It boils down to the difficulty studios face to keep up with the home viewing methods customers prefer, which would make anyone hesitant on determining the best horse to bet on. I have a hard time keeping up with it, and I really enjoy watching movies on the most current format. I can only imagine how foreign this all might be to the occasional viewer. Distributors should focus not only how movies are viewed at home, but more importantly, how the customer wants to view them. With so many options, it is really important that the right movies make it to the right viewers. Currently, to get as much content as possible, a mix of them all is necessary, so availability is key.

As history shows, what customers really want is to see the content they want to see for a reasonable price, and they are willing to pay for this as most formats had big sales at the time it was relevant. Why not give them a better option? Often times I’ve thought to pay more for my Netflix subscription to get exactly what I want and lose all of the content that I don’t necessarily need. Sorting out customer behaviors and wants is a big hold up, but it becomes much worse for the sake of profit and inability to keep up with the latest demands.

In the meantime, I will continue my personal efforts on knowing what the new way to watch is. I recently was reading up on a newer site that is gaining interest, Popcorn Time. It offers the latest content with limited to no cost. Although the biggest hurdle it must overcome is the dreaded piracy label it has already been tagged with in its early stages.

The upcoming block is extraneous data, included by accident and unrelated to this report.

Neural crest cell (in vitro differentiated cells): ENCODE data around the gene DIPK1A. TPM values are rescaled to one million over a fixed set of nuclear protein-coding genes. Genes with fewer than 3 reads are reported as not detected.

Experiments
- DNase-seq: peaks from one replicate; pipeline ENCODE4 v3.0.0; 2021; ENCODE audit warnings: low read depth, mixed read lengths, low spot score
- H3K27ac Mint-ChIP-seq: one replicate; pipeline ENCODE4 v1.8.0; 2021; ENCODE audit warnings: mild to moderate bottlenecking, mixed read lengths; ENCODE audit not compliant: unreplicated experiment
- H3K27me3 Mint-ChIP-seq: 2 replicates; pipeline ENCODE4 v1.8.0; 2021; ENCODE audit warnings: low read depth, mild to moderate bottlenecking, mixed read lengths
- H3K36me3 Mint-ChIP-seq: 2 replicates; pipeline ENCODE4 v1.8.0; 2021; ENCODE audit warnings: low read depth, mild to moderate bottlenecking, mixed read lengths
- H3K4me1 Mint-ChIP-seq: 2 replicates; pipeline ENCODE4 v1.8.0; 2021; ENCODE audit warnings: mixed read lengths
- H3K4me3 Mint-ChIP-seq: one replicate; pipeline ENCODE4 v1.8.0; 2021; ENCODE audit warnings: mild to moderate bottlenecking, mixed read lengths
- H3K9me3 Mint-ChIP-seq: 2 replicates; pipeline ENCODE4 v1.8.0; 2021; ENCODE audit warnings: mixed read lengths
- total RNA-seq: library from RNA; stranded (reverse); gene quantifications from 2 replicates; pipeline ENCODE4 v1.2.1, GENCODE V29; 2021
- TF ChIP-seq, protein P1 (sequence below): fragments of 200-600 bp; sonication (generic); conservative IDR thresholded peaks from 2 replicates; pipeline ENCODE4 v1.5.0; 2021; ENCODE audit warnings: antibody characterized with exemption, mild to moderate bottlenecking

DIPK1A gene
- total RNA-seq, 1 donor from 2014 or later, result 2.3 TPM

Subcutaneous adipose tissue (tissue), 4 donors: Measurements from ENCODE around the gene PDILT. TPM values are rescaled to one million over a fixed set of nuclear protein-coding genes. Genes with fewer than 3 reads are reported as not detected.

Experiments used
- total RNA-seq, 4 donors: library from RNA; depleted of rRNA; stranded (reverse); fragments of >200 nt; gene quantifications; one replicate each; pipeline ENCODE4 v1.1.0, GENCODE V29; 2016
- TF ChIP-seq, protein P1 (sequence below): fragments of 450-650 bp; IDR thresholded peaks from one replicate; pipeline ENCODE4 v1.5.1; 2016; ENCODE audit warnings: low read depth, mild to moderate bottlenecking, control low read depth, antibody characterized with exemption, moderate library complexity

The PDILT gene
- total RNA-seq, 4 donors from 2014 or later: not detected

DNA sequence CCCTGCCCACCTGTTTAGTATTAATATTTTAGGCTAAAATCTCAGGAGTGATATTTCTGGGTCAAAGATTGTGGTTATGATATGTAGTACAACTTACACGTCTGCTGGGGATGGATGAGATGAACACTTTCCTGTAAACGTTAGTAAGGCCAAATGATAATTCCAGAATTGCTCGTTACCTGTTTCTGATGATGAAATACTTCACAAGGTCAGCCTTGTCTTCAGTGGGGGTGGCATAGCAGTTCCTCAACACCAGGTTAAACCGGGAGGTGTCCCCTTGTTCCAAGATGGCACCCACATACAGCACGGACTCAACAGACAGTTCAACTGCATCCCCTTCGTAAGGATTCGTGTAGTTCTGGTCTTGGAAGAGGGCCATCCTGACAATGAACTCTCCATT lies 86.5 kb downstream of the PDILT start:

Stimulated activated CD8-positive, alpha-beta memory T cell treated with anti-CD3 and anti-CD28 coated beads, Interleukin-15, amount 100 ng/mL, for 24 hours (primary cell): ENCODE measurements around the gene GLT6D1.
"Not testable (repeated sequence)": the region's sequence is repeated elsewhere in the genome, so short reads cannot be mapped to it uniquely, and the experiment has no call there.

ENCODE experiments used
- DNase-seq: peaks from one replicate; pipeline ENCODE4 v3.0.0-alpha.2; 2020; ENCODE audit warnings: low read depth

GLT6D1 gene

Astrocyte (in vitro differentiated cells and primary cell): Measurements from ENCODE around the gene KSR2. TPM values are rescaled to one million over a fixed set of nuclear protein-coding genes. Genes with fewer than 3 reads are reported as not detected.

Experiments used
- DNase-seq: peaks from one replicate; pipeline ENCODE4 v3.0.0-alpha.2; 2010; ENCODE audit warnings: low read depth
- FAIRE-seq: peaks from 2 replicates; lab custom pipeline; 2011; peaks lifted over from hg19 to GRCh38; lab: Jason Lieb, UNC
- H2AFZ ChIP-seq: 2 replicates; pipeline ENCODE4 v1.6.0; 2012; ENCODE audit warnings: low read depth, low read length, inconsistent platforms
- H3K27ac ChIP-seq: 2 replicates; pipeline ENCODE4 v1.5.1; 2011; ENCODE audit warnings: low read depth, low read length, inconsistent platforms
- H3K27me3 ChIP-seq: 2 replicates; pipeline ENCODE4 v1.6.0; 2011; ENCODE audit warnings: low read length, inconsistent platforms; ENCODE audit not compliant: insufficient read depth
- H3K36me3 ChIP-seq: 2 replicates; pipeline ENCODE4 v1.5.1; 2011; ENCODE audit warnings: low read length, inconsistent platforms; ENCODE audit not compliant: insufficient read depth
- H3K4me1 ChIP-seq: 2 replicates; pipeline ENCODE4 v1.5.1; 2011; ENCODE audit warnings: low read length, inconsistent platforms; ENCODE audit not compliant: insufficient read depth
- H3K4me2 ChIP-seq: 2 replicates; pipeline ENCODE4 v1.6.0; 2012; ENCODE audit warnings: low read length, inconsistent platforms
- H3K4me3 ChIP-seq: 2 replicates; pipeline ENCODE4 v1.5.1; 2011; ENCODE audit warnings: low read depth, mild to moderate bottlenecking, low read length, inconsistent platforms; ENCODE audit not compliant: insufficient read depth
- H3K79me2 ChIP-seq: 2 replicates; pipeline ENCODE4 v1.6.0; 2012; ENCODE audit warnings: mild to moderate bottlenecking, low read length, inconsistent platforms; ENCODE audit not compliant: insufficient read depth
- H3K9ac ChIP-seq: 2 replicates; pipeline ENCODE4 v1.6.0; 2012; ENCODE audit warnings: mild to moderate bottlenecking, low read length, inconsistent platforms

Customer Loyalty – Acura Motors

In the current market of growing globalization and more temptations pulling at the consumers, companies have to work hard to be the consumers’ “choice brand”. In the consumers’ mind when one good or bad experience can make or break the relationship, maintaining a positive perception over the years is a hard objective to achieve. This is how Acura won me over.

When I first graduated from college and got my first full-time job, it was quite an exciting change in my life. Although I had always held part-time jobs and internships throughout college, I was barely making ends meet and was a quintessential “struggling college student”. So naturally when I began to make better money, my-not-yet-so-responsible-self traded in my leased Honda Accord for an upgrade. In searching for a car that was affordable but fitting for a 22-year-old, I decided on the Acura RSX, a two-door sports car. It was my very own and gave me a sense of pride and joy – until I got into a car accident.

One month into my car ownership, I was traveling on the I-5 North at 9:00 pm when the pick-up truck in front of me suddenly swerved to the right and exposed a love seat in the middle of the lane. My natural response kicked in and I also swerved to the right but over-corrected to the left and hit the center divider and came to a halting stop. My airbag had deployed and wheels twisted from the impact – insurance deemed it totaled. Thankfully, I walked away with only a scratchs and my life intact.